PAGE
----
Amount of Partnership Benefit in money                        ..£30

Shares, at 30/- per Share                                            ..£20

Yearly dividend of 7½% on 20 Shares30/- (i.e. 5% or one-twentieth of £20).

The justification for the ten shilling premium was that the Shares would sell for more than their nominal value if offered for sale, and a fixed yearly dividend of 5% upon the money represented by Partnership Benefit was quite a reasonably handsome return.

Exactly the same result would have been achieved by distributing Partnership Benefit in the form of 5% Shares issued at par, instead of 7½% Shares issued at a premium of ten shillings.

1924 - Partnership Benefit Share Promises distributed at the rate of 15% - the equivalent of approximately seven weeks’ extra pay.

1925 - Partnership Benefit Share Promises distributed at the rate of 20% - the equivalent of approximately ten weeks’ extra pay.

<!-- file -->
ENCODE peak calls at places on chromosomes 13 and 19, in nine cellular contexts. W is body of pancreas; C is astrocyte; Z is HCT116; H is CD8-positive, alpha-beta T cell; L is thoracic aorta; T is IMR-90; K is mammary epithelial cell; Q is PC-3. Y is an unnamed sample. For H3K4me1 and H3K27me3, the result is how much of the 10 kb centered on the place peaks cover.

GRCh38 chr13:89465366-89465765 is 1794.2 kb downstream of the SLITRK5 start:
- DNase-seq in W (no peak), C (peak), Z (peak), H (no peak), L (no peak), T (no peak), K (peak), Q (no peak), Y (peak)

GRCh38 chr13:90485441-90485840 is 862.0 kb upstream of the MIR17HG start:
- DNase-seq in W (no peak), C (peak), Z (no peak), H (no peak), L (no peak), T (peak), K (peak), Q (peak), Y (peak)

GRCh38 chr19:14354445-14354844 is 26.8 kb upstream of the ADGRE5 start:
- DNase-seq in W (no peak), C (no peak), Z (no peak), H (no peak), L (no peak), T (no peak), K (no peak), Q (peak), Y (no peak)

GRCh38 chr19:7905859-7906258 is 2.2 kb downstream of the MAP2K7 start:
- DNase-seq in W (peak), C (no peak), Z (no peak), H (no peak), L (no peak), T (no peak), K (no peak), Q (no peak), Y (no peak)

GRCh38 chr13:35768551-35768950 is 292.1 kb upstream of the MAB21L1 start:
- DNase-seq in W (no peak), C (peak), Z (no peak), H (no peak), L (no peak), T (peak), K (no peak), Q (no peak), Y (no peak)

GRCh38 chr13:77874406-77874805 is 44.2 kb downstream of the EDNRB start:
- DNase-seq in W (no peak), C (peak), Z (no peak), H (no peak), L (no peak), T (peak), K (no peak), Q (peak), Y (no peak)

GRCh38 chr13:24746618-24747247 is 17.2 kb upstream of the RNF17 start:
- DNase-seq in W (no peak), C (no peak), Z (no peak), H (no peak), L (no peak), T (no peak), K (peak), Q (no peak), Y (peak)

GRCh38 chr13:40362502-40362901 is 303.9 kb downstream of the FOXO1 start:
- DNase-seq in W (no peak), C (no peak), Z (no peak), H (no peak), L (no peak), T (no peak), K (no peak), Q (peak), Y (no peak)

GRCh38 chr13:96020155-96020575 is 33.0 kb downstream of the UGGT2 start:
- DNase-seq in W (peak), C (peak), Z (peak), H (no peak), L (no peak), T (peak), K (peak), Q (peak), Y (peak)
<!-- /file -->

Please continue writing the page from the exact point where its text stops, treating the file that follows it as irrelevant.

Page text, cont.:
1926 - Partnership Benefit Share Promises distributed at the rate of 20% - the equivalent of approximately ten weeks’ extra pay.

1927 - Partnership Benefit Share Promises distributed at the rate of 20% - the equivalent of approximately ten weeks’ extra pay.

1928 - Partnership Benefit Share Promises distributed at the rate of 23½% - the equivalent of approximately twelve weeks’ extra pay.

1929 - Partnership Benefit Share Promises distributed at the rate of 15% - the equivalent of approximately seven weeks’ extra pay. (This distribution was made, not from the profits of the enterprise, but as a gift to all Partners from the Chairman).

The workers at John Lewis became Partners. An irrevocable trust settlement was made by which the whole of the Chairman’s holding of ordinary Shares (valued at £1,120,000) became the property of the Partnership for the benefit of all Partners.